Videos, photos and stories of all the recipients of 2015 NAIDOC Awards, including mini-documentaries about their life, work and achievements. Plus straight from Adelaide, photos of the NAIDOC gala and acceptances speeches.
10 Jul 2015 - 1:14 PM  UPDATED 13 Jul 2015 - 12:41 PM
Thursday 16 Jul 2015
Sunday 12 Jul 2015
Social justice worker and 2015 NAIDOC Person the Year Rosalie Kunoth-Monks, the star of internationally acclaimed 1955 Australian film Jedda reunites with grandson of the filmmakers who made a surprise visit to the awards ceremony in Adelaide.
Ric Chauvel Carlsson, the grandson of the acclaimed filmmaking couple Charles and Elsa Chauvel who made world famous movie Jedda, travelled to the 2015 NAIDOC Awards ceremony in a surprise reunion with Person of the Year Rosalie Kunoth-Monks...
Saturday 11 Jul 2015

Rosalie Kunoth Monks has had a major impact on the nation’s cultural, political and social life for more than half a century.

Rosalie, the chancellor of the Batchelor Institute of Indigenous Tertiary Education, has never been stronger in her fight for social justice and equality for her people. 

Rosalie was born in 1937 at Arapunya known as Utopia Station in the Northern Territory where she learnt the laws of her people, the Anmatjere. 

After moving to Alice Springs to attend school, Rosalie was cast in the lead role in the world-renowned Australian classic film Jedda in 1953 at 16 years old.

Later, Rosalie spent a decade as a nun in a Melbourne convent before leaving to establish the first Aboriginal hostel in Victoria. In 1970 she married, settled in Alice Springs and became involved in social work and politics.



Tauto Sansbury, a Narungga elder, has worked to close the gap in inequality between Indigenous and non-Indigenous Australians for more than 30 years.

Tauto fought to improve the conditions of Aboriginal people in the criminal justice system as state chairperson of the South Australian Aboriginal Justice Advocacy Committee and chairperson of the Aboriginal Justice Advisory Committee for more than 10 years.

These committees resulted from the Royal Commission into Aboriginal Deaths in Custody where Tauto worked closely with Elliott Johnstone, QC and the Aboriginal Legal Rights Movement Justice Officer.

He was recognised in 2003 when he was awarded an Australian Centenary medal "In recognition of work as director of the Aboriginal Justice Advocacy Committee and the National Aboriginal Justice Advisory Committee".

Tauto’s AJAC role saw him attend 18 deaths in custody with compassion and ensure that he represented the best interests of the families and the deceased.


Graham Taylor, an Amangu Yamaji Elder born in Three Springs, the North Midlands area of Western Australia, has made a significant contribution to Australia’s Defence Force and now mentors Indigenous youth.

Graham went to Tardun Palantine Mission as a child before entering the defence force. When Graham arrived in Malaysia for six months of service he was assigned forward scout, at the frontline clearing pathways for the rest of the platoons. He was also a stretcher bearer.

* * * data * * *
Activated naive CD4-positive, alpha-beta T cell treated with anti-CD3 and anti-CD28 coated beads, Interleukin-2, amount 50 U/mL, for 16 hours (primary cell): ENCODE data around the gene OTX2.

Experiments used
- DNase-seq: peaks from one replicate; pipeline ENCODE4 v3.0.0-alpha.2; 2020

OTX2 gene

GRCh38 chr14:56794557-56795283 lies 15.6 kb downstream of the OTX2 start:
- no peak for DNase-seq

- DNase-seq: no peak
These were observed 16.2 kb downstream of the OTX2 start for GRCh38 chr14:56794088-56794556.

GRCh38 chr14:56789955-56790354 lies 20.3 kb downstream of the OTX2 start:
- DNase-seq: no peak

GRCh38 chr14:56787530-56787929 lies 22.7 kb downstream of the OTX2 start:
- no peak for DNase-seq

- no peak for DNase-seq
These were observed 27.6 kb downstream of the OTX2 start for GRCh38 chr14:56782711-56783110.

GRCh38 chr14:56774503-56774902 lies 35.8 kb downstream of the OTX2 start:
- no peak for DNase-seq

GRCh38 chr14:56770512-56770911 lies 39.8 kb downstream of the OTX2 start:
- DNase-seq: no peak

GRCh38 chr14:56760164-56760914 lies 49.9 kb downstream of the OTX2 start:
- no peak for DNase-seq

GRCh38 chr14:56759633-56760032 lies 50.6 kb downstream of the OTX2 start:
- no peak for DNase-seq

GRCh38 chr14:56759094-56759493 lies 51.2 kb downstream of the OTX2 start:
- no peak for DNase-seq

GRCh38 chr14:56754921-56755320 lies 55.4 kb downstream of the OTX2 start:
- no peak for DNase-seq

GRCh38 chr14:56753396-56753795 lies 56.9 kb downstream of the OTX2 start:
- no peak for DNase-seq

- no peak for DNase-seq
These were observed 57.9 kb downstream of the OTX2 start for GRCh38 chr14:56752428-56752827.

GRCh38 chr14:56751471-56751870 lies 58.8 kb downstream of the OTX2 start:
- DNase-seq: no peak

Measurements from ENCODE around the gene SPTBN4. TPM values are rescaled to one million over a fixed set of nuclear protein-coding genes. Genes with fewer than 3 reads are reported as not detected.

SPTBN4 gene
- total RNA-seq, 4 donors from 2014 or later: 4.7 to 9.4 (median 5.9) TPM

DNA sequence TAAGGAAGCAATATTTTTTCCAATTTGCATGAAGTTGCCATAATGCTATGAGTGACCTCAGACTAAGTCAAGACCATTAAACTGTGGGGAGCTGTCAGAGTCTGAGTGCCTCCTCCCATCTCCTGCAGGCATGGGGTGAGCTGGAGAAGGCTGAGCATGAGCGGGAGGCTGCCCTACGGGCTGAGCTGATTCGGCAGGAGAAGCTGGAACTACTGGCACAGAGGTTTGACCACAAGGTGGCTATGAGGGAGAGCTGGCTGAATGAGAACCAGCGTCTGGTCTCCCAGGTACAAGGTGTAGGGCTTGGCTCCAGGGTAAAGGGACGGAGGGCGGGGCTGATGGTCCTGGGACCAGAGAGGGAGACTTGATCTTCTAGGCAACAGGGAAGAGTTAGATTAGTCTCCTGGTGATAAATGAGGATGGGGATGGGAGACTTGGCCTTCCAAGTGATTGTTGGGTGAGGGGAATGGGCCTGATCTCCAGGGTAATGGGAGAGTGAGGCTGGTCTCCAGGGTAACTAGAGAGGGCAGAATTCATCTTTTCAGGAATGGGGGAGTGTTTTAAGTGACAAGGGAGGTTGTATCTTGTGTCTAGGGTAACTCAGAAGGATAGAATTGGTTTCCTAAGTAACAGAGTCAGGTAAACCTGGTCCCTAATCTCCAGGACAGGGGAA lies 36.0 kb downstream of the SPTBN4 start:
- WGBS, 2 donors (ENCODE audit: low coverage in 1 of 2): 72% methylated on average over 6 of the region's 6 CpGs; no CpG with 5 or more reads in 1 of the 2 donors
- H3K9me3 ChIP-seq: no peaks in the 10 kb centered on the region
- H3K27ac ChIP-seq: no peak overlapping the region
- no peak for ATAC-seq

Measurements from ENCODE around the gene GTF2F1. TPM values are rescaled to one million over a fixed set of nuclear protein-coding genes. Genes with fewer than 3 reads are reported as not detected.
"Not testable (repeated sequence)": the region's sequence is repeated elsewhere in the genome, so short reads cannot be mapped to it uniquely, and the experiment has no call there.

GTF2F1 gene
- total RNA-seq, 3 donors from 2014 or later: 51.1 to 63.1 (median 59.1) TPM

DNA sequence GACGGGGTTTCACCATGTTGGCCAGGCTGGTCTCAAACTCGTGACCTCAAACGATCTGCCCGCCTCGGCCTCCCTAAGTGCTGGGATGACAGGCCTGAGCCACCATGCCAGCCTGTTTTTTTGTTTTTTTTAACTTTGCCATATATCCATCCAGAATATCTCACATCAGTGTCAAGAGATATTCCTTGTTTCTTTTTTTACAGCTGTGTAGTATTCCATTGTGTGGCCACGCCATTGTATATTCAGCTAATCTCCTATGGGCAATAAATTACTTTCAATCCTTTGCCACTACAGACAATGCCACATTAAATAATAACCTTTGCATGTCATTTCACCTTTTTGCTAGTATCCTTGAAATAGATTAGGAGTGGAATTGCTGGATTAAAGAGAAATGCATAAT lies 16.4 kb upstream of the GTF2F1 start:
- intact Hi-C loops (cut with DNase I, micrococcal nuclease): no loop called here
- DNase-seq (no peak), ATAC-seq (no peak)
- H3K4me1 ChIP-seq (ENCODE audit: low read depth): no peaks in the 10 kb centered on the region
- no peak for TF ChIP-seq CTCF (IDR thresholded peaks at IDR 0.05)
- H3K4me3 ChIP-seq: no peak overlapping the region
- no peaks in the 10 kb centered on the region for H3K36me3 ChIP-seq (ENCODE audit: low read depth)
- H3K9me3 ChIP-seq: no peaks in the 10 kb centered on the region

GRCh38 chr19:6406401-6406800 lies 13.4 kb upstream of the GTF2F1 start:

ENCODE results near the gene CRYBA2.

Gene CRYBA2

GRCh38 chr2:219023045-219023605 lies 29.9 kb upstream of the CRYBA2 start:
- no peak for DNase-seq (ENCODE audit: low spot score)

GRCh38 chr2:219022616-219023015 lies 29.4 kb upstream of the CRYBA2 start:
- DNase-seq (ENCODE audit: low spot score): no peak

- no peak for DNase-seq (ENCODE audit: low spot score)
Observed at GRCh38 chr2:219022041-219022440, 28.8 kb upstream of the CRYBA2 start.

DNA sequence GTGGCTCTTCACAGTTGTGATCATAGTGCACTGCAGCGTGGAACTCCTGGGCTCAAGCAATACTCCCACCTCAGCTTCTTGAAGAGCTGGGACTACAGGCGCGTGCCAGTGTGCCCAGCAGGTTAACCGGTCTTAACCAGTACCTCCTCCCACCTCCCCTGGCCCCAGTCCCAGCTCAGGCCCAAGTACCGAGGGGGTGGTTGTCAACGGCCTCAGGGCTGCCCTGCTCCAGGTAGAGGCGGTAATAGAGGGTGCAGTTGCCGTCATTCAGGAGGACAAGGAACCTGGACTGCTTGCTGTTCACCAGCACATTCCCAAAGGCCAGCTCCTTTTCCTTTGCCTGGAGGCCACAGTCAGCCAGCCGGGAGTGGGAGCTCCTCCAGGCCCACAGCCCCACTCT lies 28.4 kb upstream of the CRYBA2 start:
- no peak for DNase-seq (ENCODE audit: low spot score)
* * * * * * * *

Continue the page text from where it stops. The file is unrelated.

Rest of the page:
He is commended for his bravery abroad. In September 1971, the enemy attacked 16 men with mortar bombs and heavy rifle fire and 10 were seriously injured. 

Despite heavy fire he helped his injured mates, some did not make it.


Wheelchair basketballer Ryan Morich is founder of the Red Dust Heelers’ Wheeling and Healing program.

The Wheeling and Healing program assists Indigenous people living with a disability to integrate into all areas of life and promote reconciliation through playing basketball.

It provides tools to help people deal with grief and loss following their or their loved one's disability and unearthing future Indigenous athletes with disability and providing support to them in their chosen sport, while also spreading a message of healing, through partnering with Red Dust Healing.

He is also the captain of the Red Dust Heelers Adelaide National Wheelchair Basketball Team, which debuted in the National Wheelchair Basketball League in 2014.


Veronica Perrule Dobson remains committed to providing services to the Indigenous Community as an Arrernte elder and traditional owner, linguist, naturalist and ecologist, and preserving the Aboriginal language and culture in Central Australia.

Veronica is an interpreter and teacher of the Arrernte language. She heals her people by applying her cultural knowledge and that of other elders and senior healers in the Arrernte community around Mparntwe (Alice Springs).

Her deep knowledge of Arrernte lands and language enabled her to establish Arrernte as a written language for Indigenous and the wider communities to learn. She has produced educational material to support her teachings.

She worked for 10 years with John Henderson on the Eastern and Central Arrernte to English Dictionary, a comprehensive publication that has been used as a reference and teaching guide.

“To keep their culture strong, the next generations must have a firm grasp of traditional knowledge,” says Veronica. “If they have to go and live out on land or country, wherever they come from, the knowledge is always there for them.”